By Bryan Rastok

We’re here to talk about motorcycle jackets, but more importantly, leather versus textile and what you should be looking at when you decide to purchase your new riding jacket. I'm going to talk to you about three seasons: cold weather riding, warm weather, and hot. Let's start off with some cold weather options for both textile and leather.

Firstgear Kilimanjaro Textile Jacket 

For colder weather riding the first textile example is the Firstgear Kilimanjaro. When considering textiles, they do a good job of providing you a three-season riding experience - spring, summer, and fall. They’re able to pull this off thanks to some amount of modularity. The outside shell is generally a water-wicking membrane. The Kilimanjaro Jacket uses a heavier Cordura fabric. Textile jackets keep you warm thanks to additional layers on the inside, either a thermal layer with a vest or a full thermal jacket on the inside. One thing I really like about these is they offer a lot of adjustability and pockets if you're traveling or adventure riding.

Mia Black Leather Jacket from Roland Sands Design 

A good cold weather leather jacket is the ladies Mia Jacket from Roland Sands Design. With the Mia you’ve got two layers of protection, 1.0-1.2mm thick buffalo leather on the outside and a removable soft-shell liner with a hoody on the inside. Leather is stronger than most textiles, it feels good, and breaks in really well, all factors in favor of the RSD Mia Jacket. It also comes with CE-Knox armor in the elbows and shoulders. It’s a versatile jacket that will easily transition from a summer riding jacket to fall and even early winter.

Speed and Strength Hammer Down Textile Jacket 

For a jacket tailored more toward spring rides there’s the Speed and Strength Hammer Down Jacket, a soft-shell textile jacket. The Hammer Down has all the armor and articulation a rider could want, so it's very comfortable. This material has some a stretch and give to it, so whether you're on a sportbike or a cruiser, you can move around comfortably. When you’re looking at motorcycle jackets, be sure to check out ventilation. You want to make sure that you can open up or close vents easily with gloved fingers.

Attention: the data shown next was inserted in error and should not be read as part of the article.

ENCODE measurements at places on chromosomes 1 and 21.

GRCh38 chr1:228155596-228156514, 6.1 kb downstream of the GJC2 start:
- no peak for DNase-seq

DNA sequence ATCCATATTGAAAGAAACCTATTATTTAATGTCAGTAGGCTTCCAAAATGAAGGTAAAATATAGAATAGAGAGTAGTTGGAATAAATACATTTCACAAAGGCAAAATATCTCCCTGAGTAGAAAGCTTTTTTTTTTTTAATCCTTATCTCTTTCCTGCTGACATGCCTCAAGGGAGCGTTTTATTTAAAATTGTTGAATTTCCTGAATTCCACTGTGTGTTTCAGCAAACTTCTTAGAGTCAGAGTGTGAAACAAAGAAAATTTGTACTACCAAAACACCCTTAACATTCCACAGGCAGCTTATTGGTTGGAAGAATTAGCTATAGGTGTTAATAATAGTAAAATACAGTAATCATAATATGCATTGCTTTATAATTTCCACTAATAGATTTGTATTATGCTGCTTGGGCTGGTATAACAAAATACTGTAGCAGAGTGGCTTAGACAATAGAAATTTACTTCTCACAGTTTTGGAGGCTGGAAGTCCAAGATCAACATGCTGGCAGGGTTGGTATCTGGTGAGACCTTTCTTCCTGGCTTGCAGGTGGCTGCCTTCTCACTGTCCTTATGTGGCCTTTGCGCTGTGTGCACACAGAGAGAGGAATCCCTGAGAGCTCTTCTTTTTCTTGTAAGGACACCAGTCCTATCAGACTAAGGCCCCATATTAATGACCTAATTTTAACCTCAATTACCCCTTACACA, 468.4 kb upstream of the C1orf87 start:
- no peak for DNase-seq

Roland Sands Clash Men's Leather Jacket 

An equivalent in leather is going to be the Roland Sands Clash Jacket. I picked this because the leather is very supple and nice. I actually have one of these I like to wear when I take out my Yamaha Warrior. There are adjustable and closable vents on this, so just like the textile, you can dictate when you want that airflow or not. Depending on how you layer it, it can extend your riding season at both the beginning and end.

Icon Mesh AF Men's Textile Jacket 

Now let's look at some hot weather jackets and what you should be looking for. Now in textile, mesh is key. This is the Mesh AF from Icon. You can see right through this jacket thanks to all the perforations (be sure to check out the video and you'll see!). What's nice about these is on those hot summer days, especially here in Texas where it’s frequently more than 100 degrees, this will allow the air to go right through it while still providing the protection you need.

When you get a mesh jacket, most of them are going to have a thicker covering over the impact zones, the shoulders and elbows. You still get all the abrasion-resistant qualities you're looking for and want in a jacket, but you also get the comfort of the air flow coming through. What's nice about Icon’s Mesh AF Jacket is it offers quite a bit of adjustability, but you're going to get pretty cold if you wear this later in the year because it’s a true summer jacket.

RSD Men's Ronin Leather Jacket 

It’s equivalent in leather is going to be the Ronin Jacket from Roland Sands. This is a very highly perforated jacket, but still in that leather you love. You have extra layers over the impact areas, your shoulders and elbows, but there’s more than enough perforations to keep air flowing through so you're not going to have to sacrifice comfort in the heat of summer by wearing a leather jacket

Rev'It Ignition 2 Textile Jacket 

One of the last ones I wanted to kind of talk about is the Rev'It Ignition 2. For some of you guys who are like, "Well, I like leather, I like textile, but I want a little bit of both," this is a great compromise. This jacket has leather panels in the arms and a mesh textile front to allow you some of that modularity. Textile jackets tend to give you more zippered vents, you can get a bit more mesh options with them, and overall it’s a lighter jacket. There's pros and cons with both. You just need to figure out what's best for the time of year and your riding style.